** On the internet you will frequently find these words attributed to Lewis, and in a sense they do come from his lips. It comes from the television film Shadowlandswritten in 1985 by William Nicholson for BBC.

The image at the top of the page comes from this interesting video with a unique contemporary twist on reading:

BonnevilleAs an American, I find there is something distinctive about British programs. When my family lived in the United Kingdom we enjoyed access to all the offerings of the BBC and the commercial network or two that existed twenty-two years ago.

Returning to the States, we had to become content with viewing the occasional British import, mostly through the auspices of PBS. Since I watch far less television than I used to, I haven’t seen one of the current offerings that’s become quite popular.

Downton Abbey is essentially a soap opera which examines the lives of a noble family, and the myriad servants who attend to their needs. Contrasting their culturally different lifestyles is doubtless quite intriguing.

The reason I’m mentioning a program I’ve never seen, is because I read an interview with one of its co-stars, Hugh Bonneville. His response to the question “Did you make a New Year’s resolution?” was wonderful.

I’ve had the same resolutions for about 20 years, which is to read The Complete Works of Charles Dickens, and I’m only on about book number three. I’m a terrible reader, which is a great shame because literature is the lifeblood of everything, really, in terms of inspiration and nourishment of the soul.

C.S. Lewis often speaks about the value of reading the “classics.” One benefit he describes in “The Reading of Old Books,” is that they provide us with a grounded perspective in a rapidly shifting world. “Every age has its own outlook. It is specially good at seeing certain truths and specially liable to make certain mistakes. We all, therefore, need the books that will correct the characteristic mistakes of our own period. And that means the old books.”

Lewis apparently enjoyed Dickens. Below are a couple of passages where he refers to him in very good company. In his essay “Sir Walter Scott,” he writes:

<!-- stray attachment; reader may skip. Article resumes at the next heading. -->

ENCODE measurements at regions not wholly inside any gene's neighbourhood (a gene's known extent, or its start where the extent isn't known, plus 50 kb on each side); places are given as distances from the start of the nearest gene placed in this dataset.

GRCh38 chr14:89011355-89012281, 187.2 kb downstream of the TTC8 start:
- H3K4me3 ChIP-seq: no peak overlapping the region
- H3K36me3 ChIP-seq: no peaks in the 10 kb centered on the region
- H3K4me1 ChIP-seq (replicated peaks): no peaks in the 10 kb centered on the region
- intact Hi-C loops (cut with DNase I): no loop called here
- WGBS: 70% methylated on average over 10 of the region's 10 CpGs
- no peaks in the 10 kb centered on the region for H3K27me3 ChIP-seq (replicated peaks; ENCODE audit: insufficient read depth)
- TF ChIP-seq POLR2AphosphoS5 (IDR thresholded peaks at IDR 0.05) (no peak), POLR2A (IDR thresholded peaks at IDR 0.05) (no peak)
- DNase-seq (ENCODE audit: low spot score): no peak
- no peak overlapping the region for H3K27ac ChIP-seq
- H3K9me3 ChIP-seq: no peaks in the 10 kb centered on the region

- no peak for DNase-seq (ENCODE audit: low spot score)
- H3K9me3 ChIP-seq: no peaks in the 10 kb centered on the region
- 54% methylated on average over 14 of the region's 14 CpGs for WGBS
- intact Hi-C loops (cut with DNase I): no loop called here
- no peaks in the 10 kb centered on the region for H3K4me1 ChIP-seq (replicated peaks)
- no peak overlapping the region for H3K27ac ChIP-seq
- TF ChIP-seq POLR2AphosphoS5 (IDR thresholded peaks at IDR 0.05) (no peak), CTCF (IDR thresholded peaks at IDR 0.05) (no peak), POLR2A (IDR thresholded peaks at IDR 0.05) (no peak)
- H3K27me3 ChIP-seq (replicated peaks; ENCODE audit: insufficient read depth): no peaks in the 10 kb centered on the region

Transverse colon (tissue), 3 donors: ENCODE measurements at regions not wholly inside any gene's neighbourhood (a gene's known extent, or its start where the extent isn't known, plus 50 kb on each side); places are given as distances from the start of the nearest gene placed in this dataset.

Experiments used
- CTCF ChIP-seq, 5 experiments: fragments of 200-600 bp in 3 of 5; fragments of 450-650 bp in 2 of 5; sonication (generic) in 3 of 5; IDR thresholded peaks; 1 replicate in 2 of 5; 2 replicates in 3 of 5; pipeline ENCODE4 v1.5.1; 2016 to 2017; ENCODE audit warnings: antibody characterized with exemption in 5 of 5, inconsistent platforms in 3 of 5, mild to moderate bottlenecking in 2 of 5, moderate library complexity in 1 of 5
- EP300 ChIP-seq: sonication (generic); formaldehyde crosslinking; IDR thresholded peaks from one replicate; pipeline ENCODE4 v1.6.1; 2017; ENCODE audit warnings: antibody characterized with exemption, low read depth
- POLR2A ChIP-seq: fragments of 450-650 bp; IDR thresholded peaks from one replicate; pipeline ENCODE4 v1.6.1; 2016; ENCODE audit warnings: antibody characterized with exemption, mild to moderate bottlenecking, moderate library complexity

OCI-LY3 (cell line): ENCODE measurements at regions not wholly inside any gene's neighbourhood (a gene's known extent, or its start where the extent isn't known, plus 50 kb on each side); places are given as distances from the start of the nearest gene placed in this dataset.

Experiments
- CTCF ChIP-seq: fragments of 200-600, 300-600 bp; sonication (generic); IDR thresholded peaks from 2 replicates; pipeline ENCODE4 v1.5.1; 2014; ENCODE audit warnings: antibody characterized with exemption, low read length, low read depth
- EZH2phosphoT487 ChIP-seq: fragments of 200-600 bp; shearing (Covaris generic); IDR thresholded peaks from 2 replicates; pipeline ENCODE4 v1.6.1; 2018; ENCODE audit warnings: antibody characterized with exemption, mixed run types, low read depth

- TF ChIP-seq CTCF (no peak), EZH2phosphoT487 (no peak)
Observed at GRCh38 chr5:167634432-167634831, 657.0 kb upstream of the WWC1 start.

. . . there are two things of which I feel certain. One is, that if we do overvalue art, then art itself will be the greatest sufferer; when second things are put first, they are corrupted. The other is that, even if we of all generations have first valued art aright, yet there will certainly be loss as well as gain. We shall lose the fine careless, prodigal artists. For, if not all art, yet some art, flows best from men who treat their work as a kind of play. I at any rate cannot conceive how the exuberance, the elbow-room, the heart-easing quality of Dickens, or Chaucer, or Cervantes, could co-exist with that self-probing literary conscience we find in [Walter Horatio] Pater or Henry James.

And, again, in  Studies in Medieval and Renaissance Literature he praises Edmund Spenser’s The Faerie Princess, saying:

From the time of its publication down to about 1914 it was everyone’s poem—the book in which many and many a boy first discovered that he liked poetry; a book which spoke at once, like Homer or Shakespeare or Dickens, to every reader’s imagination.

Ironically, Lewis’ own writings have become classics, to which many of us return over and over. And, even though a month has passed since the traditional day for making New Year resolutions, I can’t think of a better one than planning to read the “complete works” of C.S. Lewis himself.